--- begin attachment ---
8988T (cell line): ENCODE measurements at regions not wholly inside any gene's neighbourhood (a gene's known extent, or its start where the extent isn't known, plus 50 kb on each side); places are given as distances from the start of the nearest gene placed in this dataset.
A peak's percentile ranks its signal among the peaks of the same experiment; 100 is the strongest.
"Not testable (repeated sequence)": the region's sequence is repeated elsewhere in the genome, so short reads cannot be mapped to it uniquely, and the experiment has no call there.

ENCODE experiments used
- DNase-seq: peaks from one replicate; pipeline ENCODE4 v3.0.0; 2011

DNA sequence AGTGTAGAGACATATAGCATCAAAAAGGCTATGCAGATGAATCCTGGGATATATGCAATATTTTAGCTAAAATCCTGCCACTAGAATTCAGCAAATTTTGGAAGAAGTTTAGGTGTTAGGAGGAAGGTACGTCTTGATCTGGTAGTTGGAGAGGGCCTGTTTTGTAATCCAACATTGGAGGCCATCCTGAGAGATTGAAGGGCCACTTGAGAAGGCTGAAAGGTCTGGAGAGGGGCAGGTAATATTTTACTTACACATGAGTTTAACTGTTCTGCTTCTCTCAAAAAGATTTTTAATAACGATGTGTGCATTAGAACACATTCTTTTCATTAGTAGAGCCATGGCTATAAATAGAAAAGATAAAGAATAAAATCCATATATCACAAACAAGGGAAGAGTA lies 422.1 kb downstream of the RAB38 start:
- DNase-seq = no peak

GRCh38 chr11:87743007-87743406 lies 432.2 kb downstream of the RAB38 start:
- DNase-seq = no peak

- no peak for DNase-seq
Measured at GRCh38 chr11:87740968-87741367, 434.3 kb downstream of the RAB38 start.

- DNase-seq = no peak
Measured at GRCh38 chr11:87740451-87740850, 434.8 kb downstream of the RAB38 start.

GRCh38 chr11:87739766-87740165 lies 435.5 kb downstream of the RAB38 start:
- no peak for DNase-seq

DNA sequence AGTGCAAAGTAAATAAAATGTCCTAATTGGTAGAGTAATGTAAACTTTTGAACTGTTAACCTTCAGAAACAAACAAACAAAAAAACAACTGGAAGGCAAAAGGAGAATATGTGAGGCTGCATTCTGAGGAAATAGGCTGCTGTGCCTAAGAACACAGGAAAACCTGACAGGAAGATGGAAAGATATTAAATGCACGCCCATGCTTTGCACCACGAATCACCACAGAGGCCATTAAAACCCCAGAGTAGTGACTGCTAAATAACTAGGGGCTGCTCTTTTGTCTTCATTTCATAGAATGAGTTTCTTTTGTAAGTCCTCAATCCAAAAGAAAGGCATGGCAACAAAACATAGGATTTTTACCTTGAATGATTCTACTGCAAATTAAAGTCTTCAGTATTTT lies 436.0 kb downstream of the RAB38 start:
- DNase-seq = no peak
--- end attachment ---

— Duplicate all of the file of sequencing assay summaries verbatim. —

8988T (cell line): ENCODE measurements at regions not wholly inside any gene's neighbourhood (a gene's known extent, or its start where the extent isn't known, plus 50 kb on each side); places are given as distances from the start of the nearest gene placed in this dataset.
A peak's percentile ranks its signal among the peaks of the same experiment; 100 is the strongest.
"Not testable (repeated sequence)": the region's sequence is repeated elsewhere in the genome, so short reads cannot be mapped to it uniquely, and the experiment has no call there.

ENCODE experiments used
- DNase-seq: peaks from one replicate; pipeline ENCODE4 v3.0.0; 2011

DNA sequence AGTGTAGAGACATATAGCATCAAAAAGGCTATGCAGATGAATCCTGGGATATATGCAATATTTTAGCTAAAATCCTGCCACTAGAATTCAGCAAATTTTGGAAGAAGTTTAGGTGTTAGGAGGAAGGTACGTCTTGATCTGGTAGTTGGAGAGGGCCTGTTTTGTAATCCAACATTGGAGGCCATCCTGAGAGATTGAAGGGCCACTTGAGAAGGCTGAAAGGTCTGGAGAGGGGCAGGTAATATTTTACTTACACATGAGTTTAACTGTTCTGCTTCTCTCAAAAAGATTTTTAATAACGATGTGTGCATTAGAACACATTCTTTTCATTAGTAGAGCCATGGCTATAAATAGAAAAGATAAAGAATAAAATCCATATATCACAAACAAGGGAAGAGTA lies 422.1 kb downstream of the RAB38 start:
- DNase-seq = no peak

GRCh38 chr11:87743007-87743406 lies 432.2 kb downstream of the RAB38 start:
- DNase-seq = no peak

- no peak for DNase-seq
Measured at GRCh38 chr11:87740968-87741367, 434.3 kb downstream of the RAB38 start.

- DNase-seq = no peak
Measured at GRCh38 chr11:87740451-87740850, 434.8 kb downstream of the RAB38 start.

GRCh38 chr11:87739766-87740165 lies 435.5 kb downstream of the RAB38 start:
- no peak for DNase-seq

DNA sequence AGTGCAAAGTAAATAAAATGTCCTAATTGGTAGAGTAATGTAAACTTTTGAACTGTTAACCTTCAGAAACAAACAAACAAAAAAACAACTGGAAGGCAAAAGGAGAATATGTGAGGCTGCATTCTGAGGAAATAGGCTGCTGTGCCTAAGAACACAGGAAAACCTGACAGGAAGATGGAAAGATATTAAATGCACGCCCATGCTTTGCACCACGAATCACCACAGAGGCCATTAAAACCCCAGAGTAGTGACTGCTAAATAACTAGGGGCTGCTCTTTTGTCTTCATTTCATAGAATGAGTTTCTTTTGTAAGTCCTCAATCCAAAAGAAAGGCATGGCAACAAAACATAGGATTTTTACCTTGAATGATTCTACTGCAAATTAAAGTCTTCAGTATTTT lies 436.0 kb downstream of the RAB38 start:
- DNase-seq = no peak